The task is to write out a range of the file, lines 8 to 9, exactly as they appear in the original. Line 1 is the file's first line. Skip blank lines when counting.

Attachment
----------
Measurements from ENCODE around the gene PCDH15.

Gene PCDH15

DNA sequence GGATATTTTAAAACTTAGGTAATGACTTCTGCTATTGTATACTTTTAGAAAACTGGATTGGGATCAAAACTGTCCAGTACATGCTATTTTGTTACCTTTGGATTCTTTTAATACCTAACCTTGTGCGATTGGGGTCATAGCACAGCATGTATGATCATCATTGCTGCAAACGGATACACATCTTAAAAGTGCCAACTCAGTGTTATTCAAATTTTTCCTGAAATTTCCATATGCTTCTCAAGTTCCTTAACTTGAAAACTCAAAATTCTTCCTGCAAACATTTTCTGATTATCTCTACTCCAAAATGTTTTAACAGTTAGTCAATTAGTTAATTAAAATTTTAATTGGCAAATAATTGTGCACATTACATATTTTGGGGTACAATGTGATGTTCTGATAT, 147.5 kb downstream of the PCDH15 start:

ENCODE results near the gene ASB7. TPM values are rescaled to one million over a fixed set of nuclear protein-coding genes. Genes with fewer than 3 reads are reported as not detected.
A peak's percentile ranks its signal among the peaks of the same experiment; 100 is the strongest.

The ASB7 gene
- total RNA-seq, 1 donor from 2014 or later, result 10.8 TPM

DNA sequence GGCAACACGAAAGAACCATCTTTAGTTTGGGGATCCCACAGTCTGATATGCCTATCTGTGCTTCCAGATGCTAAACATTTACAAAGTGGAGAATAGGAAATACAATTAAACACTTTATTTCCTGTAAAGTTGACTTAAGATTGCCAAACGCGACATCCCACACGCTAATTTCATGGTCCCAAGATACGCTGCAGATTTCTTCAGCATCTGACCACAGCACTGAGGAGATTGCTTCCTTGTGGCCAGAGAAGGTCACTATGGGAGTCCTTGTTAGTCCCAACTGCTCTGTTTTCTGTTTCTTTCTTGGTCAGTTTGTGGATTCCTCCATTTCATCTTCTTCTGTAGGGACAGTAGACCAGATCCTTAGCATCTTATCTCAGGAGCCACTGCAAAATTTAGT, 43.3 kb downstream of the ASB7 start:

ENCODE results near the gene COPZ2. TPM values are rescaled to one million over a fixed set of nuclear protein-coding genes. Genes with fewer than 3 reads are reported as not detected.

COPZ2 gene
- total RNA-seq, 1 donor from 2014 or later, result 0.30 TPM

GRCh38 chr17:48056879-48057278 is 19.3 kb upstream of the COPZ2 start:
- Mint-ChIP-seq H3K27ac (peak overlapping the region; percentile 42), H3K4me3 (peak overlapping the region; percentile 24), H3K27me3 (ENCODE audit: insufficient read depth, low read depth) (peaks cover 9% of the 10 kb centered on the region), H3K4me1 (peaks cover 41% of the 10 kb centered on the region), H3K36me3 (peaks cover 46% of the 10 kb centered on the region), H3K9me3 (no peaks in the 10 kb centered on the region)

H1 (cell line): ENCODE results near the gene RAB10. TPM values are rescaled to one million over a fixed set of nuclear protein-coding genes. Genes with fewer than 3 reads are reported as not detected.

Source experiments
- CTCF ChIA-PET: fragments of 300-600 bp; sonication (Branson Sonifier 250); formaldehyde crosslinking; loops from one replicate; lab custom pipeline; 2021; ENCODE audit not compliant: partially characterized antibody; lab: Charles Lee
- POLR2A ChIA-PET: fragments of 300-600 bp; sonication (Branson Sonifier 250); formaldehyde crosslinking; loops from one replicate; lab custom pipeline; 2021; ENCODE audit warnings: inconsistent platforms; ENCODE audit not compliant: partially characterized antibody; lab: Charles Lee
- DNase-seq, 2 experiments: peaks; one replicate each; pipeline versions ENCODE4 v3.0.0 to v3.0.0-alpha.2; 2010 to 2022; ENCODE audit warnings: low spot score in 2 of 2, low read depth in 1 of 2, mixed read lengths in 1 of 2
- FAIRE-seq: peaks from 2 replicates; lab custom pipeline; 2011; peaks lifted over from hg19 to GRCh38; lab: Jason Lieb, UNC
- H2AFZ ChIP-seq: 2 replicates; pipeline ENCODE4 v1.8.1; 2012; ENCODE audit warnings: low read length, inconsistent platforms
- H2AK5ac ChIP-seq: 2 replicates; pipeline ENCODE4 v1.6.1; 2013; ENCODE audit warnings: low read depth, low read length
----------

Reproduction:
DNA sequence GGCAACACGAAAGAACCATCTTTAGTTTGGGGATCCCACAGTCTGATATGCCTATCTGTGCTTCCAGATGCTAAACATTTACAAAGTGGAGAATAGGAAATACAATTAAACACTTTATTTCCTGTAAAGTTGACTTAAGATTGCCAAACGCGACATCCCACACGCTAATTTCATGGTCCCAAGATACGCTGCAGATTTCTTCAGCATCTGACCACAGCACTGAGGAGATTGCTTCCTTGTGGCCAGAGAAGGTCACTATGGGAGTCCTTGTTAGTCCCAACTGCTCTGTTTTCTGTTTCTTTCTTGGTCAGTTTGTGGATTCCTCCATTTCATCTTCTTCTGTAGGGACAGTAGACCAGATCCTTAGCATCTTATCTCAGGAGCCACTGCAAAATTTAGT, 43.3 kb downstream of the ASB7 start:

ENCODE results near the gene COPZ2. TPM values are rescaled to one million over a fixed set of nuclear protein-coding genes. Genes with fewer than 3 reads are reported as not detected.